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Lengthening These Can REVERSE Aging

Aging is inevitable.

But thanks to some groundbreaking scientific revelations, it is indeed possible to slam the breaks on aging—and even reverse some of the existing damage.

The secret to this fountain of youth lies within your ability to disrupt your body’s own aging processes—all the way down to the cellular level. And today, I’m going to show you how one all-natural, science-backed strategy can help you do just that.

How your cells age

The pace at which you age is dictated by your telomeres. They “cap” the end of your DNA strands in each of your chromosomes. They’re a lot like the little plastic tips on your shoelaces that keep your laces from fraying.

Your telomeres “cap” the ends of your chromosomes.


Similar to the way your skull protects your brain, telomeres work to protect the precious DNA inside your cells’ chromosomes from any sort of damage—a major factor linked to accelerated aging.

And throughout your lifetime, your cells will continually divide and copy themselves—a process called cell division. This process is essential for your body to grow and heal itself. 

The basic anatomy of a cell.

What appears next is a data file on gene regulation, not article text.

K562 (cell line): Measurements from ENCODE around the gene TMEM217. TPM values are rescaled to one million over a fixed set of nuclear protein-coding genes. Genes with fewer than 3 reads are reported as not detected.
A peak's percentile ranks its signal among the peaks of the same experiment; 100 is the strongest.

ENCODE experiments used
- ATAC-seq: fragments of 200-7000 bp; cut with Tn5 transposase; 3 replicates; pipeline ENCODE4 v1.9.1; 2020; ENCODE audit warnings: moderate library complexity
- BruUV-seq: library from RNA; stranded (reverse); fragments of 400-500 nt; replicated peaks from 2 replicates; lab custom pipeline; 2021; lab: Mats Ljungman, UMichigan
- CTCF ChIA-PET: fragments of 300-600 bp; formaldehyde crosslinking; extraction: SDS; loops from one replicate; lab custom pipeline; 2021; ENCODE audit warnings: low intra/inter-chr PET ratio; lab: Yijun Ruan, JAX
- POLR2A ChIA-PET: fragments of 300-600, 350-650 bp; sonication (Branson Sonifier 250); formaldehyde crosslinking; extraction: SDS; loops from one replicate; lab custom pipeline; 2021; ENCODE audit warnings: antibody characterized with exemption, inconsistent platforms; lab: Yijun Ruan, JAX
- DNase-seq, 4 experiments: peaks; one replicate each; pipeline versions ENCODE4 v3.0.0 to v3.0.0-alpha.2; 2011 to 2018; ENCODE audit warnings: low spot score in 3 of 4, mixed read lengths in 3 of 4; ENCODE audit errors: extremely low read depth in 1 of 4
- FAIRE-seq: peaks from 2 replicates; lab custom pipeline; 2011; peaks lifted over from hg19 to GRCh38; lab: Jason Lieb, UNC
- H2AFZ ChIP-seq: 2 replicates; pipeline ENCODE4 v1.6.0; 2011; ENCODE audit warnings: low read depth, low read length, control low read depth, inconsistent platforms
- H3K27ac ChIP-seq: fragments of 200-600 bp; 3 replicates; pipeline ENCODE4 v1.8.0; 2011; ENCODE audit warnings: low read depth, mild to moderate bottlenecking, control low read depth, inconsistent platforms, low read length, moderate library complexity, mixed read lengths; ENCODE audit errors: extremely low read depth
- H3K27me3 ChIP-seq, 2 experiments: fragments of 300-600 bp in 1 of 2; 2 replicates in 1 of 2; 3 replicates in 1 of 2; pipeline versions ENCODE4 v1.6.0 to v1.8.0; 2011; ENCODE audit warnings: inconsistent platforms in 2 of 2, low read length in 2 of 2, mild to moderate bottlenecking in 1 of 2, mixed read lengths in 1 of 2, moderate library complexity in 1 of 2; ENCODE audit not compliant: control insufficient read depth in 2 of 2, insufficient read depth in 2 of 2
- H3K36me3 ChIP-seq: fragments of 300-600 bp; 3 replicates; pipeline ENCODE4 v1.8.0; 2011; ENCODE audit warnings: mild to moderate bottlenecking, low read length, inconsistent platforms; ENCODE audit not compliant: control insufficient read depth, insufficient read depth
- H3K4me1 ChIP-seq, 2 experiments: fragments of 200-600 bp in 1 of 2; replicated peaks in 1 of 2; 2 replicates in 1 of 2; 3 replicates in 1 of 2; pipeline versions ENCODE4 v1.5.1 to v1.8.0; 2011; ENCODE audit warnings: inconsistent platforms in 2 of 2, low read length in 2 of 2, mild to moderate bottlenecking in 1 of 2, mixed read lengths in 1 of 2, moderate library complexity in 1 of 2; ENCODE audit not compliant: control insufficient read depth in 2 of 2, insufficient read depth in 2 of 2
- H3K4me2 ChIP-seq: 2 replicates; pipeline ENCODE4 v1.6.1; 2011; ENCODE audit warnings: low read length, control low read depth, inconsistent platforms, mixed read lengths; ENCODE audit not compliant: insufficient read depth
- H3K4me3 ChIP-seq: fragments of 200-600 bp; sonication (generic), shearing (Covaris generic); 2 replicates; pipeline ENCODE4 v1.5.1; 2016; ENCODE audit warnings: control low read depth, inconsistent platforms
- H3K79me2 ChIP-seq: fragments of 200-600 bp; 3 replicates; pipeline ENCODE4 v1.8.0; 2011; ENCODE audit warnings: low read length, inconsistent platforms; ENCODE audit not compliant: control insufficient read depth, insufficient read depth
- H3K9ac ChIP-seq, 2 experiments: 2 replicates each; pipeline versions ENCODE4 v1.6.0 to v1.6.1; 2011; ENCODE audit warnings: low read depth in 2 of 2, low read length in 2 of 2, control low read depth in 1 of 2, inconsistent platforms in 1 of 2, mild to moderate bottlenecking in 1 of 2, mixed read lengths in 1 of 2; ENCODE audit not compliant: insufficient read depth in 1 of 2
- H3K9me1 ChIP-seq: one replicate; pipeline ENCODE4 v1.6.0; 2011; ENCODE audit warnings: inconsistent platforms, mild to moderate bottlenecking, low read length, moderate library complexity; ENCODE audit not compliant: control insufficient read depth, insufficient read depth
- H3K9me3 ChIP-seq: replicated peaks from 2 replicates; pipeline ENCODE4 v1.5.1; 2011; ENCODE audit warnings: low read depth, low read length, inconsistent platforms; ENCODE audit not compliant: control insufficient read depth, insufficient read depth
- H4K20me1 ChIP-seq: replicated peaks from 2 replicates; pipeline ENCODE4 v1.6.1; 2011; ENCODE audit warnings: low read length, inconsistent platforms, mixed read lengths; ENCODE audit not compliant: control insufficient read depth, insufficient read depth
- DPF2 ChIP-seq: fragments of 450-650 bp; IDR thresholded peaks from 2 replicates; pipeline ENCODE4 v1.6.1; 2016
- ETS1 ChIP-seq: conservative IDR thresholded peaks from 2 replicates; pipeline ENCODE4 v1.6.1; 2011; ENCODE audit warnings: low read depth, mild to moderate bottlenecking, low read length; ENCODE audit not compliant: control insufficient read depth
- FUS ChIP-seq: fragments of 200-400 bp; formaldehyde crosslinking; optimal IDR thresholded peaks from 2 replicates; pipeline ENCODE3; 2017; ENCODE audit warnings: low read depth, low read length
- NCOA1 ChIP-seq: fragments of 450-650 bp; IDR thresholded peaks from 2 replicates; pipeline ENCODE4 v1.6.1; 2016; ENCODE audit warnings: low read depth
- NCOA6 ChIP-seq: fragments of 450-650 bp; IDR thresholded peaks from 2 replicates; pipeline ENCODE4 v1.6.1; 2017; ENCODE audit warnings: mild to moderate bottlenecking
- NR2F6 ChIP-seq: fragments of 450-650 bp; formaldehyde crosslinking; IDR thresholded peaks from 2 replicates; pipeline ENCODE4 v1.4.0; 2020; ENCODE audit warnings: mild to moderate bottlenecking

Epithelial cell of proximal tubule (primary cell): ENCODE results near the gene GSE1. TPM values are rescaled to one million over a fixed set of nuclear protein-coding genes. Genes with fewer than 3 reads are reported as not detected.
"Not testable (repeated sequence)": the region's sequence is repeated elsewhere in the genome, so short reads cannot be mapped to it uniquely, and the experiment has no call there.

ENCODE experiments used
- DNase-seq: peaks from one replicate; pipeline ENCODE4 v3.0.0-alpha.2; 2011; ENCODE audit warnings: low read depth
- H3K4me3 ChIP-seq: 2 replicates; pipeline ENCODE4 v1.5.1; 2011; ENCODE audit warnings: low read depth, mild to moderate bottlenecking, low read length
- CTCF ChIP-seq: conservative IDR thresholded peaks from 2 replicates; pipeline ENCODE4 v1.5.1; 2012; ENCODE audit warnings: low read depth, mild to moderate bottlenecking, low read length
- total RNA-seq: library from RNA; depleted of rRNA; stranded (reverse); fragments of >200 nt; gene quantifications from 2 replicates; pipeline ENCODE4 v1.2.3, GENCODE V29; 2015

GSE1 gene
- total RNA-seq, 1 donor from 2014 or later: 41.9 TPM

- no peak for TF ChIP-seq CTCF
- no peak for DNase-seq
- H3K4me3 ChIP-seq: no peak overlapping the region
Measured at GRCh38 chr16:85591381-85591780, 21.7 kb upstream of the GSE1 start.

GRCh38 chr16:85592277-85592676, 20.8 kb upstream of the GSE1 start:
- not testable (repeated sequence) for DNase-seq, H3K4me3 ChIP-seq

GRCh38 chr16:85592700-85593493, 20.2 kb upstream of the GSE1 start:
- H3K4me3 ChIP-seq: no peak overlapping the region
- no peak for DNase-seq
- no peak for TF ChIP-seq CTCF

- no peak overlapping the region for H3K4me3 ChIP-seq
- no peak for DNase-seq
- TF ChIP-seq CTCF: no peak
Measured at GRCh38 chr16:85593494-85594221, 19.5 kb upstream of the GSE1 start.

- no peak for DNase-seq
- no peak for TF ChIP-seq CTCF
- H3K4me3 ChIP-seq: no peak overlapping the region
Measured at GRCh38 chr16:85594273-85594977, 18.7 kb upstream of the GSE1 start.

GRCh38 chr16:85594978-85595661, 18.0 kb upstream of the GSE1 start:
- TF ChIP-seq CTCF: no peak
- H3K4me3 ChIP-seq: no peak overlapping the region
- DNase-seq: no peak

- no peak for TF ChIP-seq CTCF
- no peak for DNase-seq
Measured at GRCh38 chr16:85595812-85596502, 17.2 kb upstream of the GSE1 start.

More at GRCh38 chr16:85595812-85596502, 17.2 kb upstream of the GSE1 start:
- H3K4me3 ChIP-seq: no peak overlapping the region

But cell division comes with a caveat: Each time your cell is copied and divides, your telomeres gradually get smaller—making your DNA more vulnerable.

Eventually, if your telomeres become short enough, your cells lose their ability to divide, causing them to deteriorate and eventually die. This cell death contributes to aging and increases the risk of age-related diseases.

However, emerging research has uncovered that this cellular decline can be slowed significantly, making it possible to actually lengthen your telomeres. 

Avoid these age-accelerating factors

The first step is to address what daily factors may be damaging your telomeres and speeding up the aging process.

In a 2012 study on lifestyle, cancer, and aging, researchers pinpointed five major lifestyle/environmental threats that can rapidly shorten telomeres:

  • Chronic stress
  • Environmental pollution
  • Obesity
  • Poor Diet
  • Smoking

Of those, chronic stress was shown to cause some of the most significant damage.

In a 2004 study, women with the highest levels of perceived stress were found to have dramatically shorter telomeres as compared to those with lower levels of stress. In fact, the amount of telomere shortening in the high-stress women was equivalent to at least ten years of aging!

Now that you know the major age-accelerating habits to avoid, let’s talk a little bit more about what you can do to protect your telomeres and even restore their length.


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